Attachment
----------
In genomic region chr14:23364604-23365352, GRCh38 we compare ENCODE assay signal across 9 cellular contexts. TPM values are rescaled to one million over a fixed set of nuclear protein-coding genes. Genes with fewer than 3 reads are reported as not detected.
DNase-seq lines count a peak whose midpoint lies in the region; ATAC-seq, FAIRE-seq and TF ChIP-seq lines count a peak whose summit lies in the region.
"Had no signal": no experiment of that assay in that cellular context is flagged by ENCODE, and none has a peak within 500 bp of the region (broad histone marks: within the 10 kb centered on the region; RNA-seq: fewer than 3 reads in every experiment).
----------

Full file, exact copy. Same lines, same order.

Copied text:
In genomic region chr14:23364604-23365352, GRCh38 we compare ENCODE assay signal across 9 cellular contexts. TPM values are rescaled to one million over a fixed set of nuclear protein-coding genes. Genes with fewer than 3 reads are reported as not detected.
DNase-seq lines count a peak whose midpoint lies in the region; ATAC-seq, FAIRE-seq and TF ChIP-seq lines count a peak whose summit lies in the region.
"Had no signal": no experiment of that assay in that cellular context is flagged by ENCODE, and none has a peak within 500 bp of the region (broad histone marks: within the 10 kb centered on the region; RNA-seq: fewer than 3 reads in every experiment).